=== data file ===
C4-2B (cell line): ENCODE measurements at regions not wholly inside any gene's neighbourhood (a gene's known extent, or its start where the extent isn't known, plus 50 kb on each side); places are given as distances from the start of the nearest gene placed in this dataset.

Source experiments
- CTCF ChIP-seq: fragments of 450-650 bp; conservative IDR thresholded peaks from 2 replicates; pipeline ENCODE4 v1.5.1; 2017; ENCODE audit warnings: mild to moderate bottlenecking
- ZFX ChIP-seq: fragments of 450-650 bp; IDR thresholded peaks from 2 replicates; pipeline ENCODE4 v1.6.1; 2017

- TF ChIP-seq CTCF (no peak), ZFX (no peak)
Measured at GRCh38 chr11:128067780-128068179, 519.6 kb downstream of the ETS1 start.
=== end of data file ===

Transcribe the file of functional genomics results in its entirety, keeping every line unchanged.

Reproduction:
C4-2B (cell line): ENCODE measurements at regions not wholly inside any gene's neighbourhood (a gene's known extent, or its start where the extent isn't known, plus 50 kb on each side); places are given as distances from the start of the nearest gene placed in this dataset.

Source experiments
- CTCF ChIP-seq: fragments of 450-650 bp; conservative IDR thresholded peaks from 2 replicates; pipeline ENCODE4 v1.5.1; 2017; ENCODE audit warnings: mild to moderate bottlenecking
- ZFX ChIP-seq: fragments of 450-650 bp; IDR thresholded peaks from 2 replicates; pipeline ENCODE4 v1.6.1; 2017

- TF ChIP-seq CTCF (no peak), ZFX (no peak)
Measured at GRCh38 chr11:128067780-128068179, 519.6 kb downstream of the ETS1 start.